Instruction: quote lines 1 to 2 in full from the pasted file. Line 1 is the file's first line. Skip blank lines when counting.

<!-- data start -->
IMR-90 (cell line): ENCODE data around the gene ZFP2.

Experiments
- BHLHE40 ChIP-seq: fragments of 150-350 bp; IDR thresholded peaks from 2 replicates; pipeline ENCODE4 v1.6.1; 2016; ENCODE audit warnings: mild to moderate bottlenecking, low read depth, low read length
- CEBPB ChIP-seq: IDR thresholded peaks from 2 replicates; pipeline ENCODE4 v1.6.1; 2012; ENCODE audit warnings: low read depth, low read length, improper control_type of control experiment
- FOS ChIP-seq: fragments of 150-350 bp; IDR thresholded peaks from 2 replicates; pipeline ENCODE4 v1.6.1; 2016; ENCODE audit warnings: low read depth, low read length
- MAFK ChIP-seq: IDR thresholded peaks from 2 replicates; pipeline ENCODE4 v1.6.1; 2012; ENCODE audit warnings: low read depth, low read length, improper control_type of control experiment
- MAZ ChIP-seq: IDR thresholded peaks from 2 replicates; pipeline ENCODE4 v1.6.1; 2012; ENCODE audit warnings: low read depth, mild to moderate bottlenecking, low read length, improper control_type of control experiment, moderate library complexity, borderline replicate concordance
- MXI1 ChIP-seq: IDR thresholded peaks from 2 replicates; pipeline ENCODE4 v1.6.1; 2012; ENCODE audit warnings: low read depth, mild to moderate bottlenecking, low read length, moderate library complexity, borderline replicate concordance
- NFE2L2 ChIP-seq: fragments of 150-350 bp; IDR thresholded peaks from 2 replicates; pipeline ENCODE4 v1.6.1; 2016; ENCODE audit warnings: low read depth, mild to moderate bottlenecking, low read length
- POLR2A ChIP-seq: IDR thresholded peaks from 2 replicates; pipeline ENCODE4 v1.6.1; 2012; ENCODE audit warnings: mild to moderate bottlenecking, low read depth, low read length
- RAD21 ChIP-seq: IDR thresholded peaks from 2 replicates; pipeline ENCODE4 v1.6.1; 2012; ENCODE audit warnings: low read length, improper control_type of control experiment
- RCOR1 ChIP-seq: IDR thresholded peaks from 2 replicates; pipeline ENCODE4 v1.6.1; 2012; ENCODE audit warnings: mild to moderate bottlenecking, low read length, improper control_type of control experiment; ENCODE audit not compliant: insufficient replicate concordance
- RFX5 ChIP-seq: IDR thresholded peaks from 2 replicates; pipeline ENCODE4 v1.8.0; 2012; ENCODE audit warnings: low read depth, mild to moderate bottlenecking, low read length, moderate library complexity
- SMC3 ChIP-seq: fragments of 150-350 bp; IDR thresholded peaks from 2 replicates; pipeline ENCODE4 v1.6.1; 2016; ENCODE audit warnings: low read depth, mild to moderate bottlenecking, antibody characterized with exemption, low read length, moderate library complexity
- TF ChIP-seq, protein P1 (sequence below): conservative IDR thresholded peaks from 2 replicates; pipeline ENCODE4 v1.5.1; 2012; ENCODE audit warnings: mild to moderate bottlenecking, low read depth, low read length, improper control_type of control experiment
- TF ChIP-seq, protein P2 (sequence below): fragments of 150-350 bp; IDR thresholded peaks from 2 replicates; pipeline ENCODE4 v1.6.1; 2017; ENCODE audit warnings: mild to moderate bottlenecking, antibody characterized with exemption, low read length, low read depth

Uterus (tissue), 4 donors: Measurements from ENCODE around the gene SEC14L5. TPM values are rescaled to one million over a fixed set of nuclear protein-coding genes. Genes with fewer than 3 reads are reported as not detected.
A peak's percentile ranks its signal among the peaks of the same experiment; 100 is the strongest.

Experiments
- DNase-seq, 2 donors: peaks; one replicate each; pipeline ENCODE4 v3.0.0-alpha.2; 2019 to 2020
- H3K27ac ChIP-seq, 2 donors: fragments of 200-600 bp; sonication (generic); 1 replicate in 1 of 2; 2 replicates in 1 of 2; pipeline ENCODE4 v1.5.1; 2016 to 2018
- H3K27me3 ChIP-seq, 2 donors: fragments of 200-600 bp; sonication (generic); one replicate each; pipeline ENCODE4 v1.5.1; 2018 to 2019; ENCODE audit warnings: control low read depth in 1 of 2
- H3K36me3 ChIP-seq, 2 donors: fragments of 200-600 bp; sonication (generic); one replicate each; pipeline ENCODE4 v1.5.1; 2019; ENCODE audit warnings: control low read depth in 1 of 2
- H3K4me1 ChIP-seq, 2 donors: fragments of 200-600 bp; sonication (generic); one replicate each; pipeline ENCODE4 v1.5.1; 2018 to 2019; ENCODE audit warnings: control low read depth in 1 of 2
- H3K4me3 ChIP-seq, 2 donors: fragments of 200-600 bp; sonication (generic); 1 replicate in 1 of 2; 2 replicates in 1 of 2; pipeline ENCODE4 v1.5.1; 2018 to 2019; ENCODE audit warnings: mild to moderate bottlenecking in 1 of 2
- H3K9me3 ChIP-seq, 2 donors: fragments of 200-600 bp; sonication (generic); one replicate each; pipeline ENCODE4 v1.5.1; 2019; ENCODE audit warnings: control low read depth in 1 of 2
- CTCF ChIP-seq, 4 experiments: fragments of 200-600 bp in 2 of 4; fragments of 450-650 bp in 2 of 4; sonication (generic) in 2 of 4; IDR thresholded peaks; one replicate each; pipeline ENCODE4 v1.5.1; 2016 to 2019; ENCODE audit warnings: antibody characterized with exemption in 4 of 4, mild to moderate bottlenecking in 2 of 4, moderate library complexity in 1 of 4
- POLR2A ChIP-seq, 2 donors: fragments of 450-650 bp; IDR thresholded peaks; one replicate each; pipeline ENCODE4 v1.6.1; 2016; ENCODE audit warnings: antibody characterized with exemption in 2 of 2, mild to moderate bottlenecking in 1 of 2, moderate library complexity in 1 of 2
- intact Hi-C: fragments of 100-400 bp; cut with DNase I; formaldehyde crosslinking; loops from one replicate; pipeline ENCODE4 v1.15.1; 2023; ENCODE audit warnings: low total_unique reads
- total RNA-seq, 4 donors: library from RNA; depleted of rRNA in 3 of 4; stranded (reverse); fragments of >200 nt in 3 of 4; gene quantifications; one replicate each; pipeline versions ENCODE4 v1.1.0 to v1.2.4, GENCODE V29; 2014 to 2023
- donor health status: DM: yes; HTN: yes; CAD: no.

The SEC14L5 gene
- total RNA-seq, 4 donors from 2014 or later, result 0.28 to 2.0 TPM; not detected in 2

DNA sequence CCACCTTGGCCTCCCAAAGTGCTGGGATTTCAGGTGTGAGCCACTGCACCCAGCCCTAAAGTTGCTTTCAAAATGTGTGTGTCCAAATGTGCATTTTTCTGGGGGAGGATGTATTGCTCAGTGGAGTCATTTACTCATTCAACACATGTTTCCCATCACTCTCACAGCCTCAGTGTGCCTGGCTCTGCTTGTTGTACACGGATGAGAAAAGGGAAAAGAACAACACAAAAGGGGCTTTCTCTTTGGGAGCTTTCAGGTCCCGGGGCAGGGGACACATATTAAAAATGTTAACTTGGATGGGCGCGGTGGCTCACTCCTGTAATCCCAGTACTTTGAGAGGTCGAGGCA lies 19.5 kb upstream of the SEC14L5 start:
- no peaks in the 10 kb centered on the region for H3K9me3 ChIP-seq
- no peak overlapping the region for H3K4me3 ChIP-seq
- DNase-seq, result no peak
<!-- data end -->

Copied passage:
IMR-90 (cell line): ENCODE data around the gene ZFP2.

Experiments